Two months after my seventh birthday, my father and I flew over the Pacific Ocean to join my mother and brothers in Texas. The gravity of leaving Singapore “forever” never hit me – ever. I’ve wondered what it might’ve been like had we never left, and though it made me very different from my peers, not once have I regretted it.
My mother moved her children to the Land of Opportunity because she had an exit to a better life she knew we couldn’t have in Singapore. I bet she never regretted it for a second, no matter what happened. We didn’t have a lot of money, but she worked hard to groom us into cultured, self-sufficient people.
And we wouldn’t be the people we are today if it hadn’t been for the free concerts, plays and operas in downtown Houston; attacking rattlesnakes and crows in the backyard with garden tools and BB guns; and disappearing from the house for hours at a time having adventures in the surrounding pastures and nearby sand pit. (Incidentally, here’s a very well-written article in The Atlantic about that.)
The U.S.A. is the Land of Opportunity. Life is what you make of it. For my family, living here has nurtured our curiosity about the world and given us insight into society and humanity that no textbook could provide and, certainly, remaining in Singapore never would have. Here, there are different and more varied definitions for hardship, strength, courage, creativity and independence. (In truth, there are more definitions in general, as the vocabulary here is far wider.) Living here, my siblings and I grew to be self-aware, thoughtful and adventurous. We don’t fear change. We don’t fear hard work. We don’t fear failure. (Well, I don’t.) Nearing my 30th birthday, I know that if the sh*t hit the fan, I’ll be okay.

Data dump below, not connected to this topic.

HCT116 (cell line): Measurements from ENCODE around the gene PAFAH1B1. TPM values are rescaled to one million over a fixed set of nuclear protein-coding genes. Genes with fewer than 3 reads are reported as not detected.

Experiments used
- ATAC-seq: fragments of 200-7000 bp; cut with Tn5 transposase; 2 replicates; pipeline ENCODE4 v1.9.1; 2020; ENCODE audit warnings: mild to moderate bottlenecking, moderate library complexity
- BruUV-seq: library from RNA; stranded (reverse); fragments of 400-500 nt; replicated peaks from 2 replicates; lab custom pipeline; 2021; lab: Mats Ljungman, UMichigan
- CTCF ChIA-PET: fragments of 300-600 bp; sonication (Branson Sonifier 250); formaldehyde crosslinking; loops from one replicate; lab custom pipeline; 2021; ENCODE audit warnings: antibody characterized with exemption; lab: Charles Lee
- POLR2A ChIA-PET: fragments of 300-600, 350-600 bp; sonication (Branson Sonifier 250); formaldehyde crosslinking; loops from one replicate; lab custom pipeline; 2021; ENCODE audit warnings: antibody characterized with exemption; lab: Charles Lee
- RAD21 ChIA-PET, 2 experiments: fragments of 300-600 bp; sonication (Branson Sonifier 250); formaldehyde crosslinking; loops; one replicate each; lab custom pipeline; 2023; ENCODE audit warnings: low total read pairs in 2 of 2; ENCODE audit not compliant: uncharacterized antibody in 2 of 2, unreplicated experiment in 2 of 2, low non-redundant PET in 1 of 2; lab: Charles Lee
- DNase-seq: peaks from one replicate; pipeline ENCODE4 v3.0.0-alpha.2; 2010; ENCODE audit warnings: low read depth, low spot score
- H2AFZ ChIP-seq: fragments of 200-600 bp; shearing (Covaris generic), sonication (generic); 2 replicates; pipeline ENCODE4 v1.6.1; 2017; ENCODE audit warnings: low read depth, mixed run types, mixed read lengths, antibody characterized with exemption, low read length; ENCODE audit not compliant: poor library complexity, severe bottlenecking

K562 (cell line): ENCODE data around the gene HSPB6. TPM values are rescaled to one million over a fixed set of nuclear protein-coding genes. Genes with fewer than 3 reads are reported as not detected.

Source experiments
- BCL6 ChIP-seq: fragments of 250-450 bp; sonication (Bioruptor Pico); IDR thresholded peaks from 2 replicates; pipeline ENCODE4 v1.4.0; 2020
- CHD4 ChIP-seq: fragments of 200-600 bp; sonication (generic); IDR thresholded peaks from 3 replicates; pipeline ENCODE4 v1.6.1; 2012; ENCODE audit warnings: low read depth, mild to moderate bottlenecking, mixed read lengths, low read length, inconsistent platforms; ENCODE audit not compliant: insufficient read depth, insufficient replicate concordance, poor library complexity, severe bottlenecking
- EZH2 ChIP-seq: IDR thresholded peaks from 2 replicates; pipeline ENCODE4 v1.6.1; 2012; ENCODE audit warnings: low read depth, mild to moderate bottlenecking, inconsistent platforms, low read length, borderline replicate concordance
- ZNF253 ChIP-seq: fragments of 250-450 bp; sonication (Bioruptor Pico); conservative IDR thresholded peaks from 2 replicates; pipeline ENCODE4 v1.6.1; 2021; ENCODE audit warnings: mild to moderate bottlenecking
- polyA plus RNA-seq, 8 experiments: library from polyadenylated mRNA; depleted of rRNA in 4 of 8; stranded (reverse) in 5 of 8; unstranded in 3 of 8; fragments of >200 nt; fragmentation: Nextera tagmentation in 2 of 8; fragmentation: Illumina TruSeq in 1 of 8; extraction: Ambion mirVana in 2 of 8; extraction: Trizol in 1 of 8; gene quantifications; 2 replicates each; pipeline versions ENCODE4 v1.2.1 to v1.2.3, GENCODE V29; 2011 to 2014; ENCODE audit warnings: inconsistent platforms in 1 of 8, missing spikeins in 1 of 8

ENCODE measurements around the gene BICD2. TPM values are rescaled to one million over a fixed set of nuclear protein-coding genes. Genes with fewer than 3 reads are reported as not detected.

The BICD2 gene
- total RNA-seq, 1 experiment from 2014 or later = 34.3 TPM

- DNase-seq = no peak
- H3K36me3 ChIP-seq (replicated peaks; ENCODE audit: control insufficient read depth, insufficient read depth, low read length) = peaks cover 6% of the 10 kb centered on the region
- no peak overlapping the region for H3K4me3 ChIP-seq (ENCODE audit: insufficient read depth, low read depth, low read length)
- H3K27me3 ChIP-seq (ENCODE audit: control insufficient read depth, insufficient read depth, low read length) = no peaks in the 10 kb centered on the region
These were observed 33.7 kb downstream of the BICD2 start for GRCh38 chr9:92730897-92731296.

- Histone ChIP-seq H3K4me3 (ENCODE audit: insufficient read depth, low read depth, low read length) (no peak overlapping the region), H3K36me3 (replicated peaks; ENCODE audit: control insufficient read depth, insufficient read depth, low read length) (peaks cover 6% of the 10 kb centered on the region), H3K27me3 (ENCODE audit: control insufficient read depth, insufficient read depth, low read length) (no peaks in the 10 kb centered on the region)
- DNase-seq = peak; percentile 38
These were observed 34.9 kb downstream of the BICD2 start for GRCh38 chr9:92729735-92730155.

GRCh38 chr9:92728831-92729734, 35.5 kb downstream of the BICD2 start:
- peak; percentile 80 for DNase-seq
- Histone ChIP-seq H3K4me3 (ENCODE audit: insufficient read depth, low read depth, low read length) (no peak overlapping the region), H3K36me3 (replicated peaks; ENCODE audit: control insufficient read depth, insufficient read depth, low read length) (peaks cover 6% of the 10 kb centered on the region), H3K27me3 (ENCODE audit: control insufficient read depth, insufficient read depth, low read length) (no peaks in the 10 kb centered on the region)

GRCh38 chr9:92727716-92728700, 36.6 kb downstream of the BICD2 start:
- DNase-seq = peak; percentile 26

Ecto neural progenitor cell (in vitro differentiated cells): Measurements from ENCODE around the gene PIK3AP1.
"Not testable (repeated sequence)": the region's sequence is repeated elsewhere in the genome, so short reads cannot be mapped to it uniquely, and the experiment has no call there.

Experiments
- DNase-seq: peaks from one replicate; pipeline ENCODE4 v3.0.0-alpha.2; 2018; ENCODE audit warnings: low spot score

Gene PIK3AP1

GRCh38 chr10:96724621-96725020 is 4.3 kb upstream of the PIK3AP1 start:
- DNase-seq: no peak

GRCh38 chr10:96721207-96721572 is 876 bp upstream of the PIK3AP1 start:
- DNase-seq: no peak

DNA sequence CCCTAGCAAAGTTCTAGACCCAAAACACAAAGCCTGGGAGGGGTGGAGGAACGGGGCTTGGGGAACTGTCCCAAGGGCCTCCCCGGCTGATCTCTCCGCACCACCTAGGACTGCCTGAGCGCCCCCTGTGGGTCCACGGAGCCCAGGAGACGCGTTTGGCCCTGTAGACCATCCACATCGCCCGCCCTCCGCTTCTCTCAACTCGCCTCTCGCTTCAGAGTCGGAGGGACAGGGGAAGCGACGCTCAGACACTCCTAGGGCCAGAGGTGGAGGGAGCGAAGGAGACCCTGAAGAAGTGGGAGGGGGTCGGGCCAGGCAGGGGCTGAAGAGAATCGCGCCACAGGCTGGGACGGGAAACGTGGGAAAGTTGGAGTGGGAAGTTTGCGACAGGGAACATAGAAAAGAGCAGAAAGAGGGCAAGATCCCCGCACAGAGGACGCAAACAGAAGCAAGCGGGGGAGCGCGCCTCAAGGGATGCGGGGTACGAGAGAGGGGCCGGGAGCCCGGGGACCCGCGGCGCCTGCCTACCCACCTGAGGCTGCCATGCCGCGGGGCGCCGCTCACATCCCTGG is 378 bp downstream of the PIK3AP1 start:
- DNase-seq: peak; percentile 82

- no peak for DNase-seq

So, on this 4th of July of the year Twenty-Fourteen, I am thankful to my parents, this country and the Powers That Be for the amazing bounty that is everything I have. For the opportunities we have enjoyed, those we have learned from and more to look forward to.
God bless America.